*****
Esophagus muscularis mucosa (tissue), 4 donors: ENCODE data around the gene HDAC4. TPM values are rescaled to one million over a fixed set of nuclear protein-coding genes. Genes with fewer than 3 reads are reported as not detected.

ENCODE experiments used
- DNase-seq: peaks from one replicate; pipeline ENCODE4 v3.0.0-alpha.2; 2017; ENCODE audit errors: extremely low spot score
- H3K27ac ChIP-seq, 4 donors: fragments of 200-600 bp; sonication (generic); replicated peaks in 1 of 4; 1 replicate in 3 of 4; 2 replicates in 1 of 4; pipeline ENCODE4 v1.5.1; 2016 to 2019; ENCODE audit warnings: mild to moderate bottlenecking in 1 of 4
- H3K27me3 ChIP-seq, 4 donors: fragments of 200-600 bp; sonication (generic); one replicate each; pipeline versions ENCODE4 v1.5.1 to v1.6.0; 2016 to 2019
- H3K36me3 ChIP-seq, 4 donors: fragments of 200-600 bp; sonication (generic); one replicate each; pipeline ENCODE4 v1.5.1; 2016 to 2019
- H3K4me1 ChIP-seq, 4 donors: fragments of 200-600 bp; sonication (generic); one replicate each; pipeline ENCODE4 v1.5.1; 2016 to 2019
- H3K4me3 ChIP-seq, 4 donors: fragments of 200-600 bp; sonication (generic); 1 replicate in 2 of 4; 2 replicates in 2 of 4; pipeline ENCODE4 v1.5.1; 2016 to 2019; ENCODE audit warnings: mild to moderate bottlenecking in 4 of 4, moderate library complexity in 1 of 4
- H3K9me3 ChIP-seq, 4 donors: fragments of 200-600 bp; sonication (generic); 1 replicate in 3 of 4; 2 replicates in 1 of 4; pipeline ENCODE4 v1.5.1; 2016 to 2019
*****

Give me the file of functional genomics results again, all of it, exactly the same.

Esophagus muscularis mucosa (tissue), 4 donors: ENCODE data around the gene HDAC4. TPM values are rescaled to one million over a fixed set of nuclear protein-coding genes. Genes with fewer than 3 reads are reported as not detected.

ENCODE experiments used
- DNase-seq: peaks from one replicate; pipeline ENCODE4 v3.0.0-alpha.2; 2017; ENCODE audit errors: extremely low spot score
- H3K27ac ChIP-seq, 4 donors: fragments of 200-600 bp; sonication (generic); replicated peaks in 1 of 4; 1 replicate in 3 of 4; 2 replicates in 1 of 4; pipeline ENCODE4 v1.5.1; 2016 to 2019; ENCODE audit warnings: mild to moderate bottlenecking in 1 of 4
- H3K27me3 ChIP-seq, 4 donors: fragments of 200-600 bp; sonication (generic); one replicate each; pipeline versions ENCODE4 v1.5.1 to v1.6.0; 2016 to 2019
- H3K36me3 ChIP-seq, 4 donors: fragments of 200-600 bp; sonication (generic); one replicate each; pipeline ENCODE4 v1.5.1; 2016 to 2019
- H3K4me1 ChIP-seq, 4 donors: fragments of 200-600 bp; sonication (generic); one replicate each; pipeline ENCODE4 v1.5.1; 2016 to 2019
- H3K4me3 ChIP-seq, 4 donors: fragments of 200-600 bp; sonication (generic); 1 replicate in 2 of 4; 2 replicates in 2 of 4; pipeline ENCODE4 v1.5.1; 2016 to 2019; ENCODE audit warnings: mild to moderate bottlenecking in 4 of 4, moderate library complexity in 1 of 4
- H3K9me3 ChIP-seq, 4 donors: fragments of 200-600 bp; sonication (generic); 1 replicate in 3 of 4; 2 replicates in 1 of 4; pipeline ENCODE4 v1.5.1; 2016 to 2019